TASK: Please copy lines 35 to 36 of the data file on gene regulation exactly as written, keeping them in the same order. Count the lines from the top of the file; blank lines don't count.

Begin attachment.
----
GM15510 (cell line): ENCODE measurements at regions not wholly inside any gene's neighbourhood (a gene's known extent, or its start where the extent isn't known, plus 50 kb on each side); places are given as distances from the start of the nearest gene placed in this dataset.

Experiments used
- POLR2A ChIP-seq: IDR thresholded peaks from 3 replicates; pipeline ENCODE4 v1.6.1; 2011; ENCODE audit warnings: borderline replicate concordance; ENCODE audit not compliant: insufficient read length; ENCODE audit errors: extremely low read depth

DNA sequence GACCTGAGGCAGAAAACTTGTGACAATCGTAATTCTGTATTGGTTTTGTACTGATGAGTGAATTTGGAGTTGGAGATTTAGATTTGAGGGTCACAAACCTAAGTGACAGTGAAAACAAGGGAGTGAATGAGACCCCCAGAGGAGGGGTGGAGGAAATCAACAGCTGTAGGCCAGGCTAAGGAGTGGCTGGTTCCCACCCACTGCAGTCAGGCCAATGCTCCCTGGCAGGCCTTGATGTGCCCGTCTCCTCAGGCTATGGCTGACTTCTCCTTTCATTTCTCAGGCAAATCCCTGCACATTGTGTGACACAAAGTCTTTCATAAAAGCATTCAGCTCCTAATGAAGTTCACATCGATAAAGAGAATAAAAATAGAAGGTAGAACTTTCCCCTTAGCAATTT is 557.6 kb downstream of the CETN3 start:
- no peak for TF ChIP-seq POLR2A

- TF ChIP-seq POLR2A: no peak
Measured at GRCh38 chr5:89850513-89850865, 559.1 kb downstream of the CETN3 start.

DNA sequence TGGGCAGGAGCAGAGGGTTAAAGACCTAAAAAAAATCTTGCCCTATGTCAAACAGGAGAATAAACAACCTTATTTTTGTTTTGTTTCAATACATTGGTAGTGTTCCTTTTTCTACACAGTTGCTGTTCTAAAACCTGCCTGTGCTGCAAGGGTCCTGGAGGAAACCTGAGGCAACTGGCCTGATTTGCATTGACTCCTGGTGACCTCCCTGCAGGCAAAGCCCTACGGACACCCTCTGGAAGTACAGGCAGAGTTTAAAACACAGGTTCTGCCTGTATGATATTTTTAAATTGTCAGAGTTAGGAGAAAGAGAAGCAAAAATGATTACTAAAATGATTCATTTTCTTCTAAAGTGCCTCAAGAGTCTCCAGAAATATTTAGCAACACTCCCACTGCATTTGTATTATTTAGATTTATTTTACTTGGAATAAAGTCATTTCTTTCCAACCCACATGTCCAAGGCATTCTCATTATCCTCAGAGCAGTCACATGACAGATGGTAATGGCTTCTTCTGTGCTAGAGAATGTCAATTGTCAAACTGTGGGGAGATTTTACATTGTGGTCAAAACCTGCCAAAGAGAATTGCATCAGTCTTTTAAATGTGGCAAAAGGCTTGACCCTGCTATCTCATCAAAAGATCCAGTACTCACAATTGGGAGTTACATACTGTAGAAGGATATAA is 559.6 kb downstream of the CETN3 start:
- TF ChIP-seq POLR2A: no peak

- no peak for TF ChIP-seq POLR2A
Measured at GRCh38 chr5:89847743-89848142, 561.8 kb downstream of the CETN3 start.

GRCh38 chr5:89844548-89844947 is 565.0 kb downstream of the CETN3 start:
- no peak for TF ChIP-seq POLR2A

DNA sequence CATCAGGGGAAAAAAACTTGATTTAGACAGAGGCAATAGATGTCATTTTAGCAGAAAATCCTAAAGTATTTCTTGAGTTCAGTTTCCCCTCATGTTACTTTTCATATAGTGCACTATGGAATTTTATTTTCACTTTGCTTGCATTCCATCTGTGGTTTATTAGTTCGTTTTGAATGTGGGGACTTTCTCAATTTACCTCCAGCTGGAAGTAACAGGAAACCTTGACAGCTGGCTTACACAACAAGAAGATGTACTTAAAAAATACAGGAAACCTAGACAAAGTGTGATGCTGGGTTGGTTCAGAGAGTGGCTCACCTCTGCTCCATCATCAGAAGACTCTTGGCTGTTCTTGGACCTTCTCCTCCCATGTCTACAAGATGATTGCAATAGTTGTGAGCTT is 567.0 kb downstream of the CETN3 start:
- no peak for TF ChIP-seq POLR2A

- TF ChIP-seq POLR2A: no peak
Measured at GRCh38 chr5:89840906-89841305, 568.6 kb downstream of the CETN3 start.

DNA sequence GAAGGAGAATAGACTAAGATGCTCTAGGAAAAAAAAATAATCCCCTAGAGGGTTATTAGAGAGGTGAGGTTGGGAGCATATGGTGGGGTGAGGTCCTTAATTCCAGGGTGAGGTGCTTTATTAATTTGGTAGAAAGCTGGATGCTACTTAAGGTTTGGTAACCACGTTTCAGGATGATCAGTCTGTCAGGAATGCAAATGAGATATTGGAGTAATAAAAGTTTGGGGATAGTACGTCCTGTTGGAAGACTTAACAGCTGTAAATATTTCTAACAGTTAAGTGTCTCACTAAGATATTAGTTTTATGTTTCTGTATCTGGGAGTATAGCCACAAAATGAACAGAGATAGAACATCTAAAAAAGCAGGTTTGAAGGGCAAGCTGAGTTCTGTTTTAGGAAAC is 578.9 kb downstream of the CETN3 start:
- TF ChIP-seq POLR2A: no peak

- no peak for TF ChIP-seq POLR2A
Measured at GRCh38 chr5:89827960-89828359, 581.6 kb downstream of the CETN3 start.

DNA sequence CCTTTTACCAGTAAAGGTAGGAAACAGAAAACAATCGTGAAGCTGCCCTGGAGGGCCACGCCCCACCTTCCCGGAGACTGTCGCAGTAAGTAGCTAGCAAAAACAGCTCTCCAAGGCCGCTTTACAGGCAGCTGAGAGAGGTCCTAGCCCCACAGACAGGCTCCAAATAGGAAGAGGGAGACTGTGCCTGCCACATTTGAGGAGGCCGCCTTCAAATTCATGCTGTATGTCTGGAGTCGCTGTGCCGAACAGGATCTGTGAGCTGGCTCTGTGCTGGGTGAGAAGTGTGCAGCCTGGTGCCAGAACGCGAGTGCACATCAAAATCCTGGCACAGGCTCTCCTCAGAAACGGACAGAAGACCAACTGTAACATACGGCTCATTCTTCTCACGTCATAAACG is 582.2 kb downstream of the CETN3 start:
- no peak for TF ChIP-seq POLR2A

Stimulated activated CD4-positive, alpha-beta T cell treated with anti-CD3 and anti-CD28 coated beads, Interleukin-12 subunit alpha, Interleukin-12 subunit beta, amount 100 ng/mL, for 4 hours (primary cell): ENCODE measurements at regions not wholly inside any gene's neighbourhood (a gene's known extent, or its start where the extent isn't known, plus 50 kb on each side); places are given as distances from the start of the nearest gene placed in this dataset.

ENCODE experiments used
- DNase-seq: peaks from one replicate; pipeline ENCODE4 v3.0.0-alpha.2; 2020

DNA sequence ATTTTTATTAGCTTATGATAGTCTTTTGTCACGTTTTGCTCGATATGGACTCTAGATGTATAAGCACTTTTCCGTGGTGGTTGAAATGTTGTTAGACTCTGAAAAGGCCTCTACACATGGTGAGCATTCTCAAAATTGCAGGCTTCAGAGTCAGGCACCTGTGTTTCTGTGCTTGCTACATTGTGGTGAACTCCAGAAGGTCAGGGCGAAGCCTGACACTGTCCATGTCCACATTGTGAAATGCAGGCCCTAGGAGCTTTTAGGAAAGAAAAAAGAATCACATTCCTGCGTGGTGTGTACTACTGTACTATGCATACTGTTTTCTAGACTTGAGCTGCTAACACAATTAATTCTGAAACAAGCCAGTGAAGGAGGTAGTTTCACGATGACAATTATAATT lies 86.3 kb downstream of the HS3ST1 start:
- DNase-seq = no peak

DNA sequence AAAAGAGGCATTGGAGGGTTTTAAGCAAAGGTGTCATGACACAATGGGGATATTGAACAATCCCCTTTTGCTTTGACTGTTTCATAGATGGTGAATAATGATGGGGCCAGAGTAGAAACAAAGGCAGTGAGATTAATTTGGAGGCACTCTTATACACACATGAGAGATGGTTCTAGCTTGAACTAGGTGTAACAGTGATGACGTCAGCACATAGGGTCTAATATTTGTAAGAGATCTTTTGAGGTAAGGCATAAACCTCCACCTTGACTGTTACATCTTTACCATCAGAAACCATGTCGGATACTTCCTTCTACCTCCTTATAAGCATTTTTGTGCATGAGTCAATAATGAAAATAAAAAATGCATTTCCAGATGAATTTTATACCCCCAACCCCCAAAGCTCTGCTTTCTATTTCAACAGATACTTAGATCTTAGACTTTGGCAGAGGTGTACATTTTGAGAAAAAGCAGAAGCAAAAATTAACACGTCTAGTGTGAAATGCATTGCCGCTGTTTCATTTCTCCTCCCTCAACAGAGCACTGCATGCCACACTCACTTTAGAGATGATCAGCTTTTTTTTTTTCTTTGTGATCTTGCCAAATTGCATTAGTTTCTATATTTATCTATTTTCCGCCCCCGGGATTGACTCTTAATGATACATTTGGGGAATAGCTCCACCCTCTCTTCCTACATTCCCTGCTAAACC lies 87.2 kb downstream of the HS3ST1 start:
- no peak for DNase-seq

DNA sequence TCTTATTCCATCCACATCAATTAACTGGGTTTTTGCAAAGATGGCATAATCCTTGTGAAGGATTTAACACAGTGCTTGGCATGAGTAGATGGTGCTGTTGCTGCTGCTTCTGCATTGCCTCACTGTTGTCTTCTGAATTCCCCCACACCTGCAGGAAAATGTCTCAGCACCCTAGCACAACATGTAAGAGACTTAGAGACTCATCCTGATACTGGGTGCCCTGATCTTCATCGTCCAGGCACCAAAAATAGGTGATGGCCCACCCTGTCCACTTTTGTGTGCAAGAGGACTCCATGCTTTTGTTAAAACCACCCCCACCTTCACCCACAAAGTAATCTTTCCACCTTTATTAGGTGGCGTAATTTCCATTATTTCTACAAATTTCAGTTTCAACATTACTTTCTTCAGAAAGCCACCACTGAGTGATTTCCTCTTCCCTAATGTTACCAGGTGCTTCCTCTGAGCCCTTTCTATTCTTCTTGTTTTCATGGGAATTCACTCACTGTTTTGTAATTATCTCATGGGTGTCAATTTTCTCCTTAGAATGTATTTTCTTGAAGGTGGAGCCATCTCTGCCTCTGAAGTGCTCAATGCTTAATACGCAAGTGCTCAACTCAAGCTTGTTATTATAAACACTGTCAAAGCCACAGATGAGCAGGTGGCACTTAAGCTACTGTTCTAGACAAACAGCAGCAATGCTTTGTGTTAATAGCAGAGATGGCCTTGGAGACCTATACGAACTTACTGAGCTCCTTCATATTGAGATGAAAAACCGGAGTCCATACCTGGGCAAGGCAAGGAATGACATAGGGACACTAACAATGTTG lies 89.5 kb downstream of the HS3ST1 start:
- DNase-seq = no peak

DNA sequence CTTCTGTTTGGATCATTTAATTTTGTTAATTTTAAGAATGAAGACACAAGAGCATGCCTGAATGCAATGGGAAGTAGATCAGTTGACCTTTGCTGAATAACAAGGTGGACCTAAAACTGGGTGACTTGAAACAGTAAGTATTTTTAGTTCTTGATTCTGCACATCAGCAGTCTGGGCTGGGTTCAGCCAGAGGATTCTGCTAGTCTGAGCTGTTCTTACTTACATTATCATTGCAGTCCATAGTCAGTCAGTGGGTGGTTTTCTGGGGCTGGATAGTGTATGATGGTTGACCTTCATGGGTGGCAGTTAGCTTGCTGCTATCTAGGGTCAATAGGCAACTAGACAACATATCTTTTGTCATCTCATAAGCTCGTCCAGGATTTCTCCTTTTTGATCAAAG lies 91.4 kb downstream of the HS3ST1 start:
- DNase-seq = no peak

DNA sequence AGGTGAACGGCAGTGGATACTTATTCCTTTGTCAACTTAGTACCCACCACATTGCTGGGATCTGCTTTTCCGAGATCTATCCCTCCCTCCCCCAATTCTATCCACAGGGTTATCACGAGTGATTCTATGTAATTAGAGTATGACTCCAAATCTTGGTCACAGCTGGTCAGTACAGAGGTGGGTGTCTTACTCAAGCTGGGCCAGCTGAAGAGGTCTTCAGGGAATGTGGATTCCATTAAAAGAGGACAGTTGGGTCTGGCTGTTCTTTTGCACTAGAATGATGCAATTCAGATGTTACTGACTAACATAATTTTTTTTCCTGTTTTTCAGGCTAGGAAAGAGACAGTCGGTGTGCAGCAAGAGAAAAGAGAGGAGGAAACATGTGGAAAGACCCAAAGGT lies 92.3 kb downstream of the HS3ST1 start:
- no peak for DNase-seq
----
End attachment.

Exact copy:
DNA sequence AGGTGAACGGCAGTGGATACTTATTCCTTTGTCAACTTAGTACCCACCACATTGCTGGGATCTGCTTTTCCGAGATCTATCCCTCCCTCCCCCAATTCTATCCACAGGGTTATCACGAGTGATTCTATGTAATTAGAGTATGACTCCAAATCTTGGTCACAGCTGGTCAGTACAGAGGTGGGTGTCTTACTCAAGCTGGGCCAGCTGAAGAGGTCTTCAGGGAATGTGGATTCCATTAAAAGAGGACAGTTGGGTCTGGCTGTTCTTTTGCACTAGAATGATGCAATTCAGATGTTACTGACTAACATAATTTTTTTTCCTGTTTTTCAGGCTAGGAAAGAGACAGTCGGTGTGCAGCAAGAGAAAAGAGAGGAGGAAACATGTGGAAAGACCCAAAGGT lies 92.3 kb downstream of the HS3ST1 start:
- no peak for DNase-seq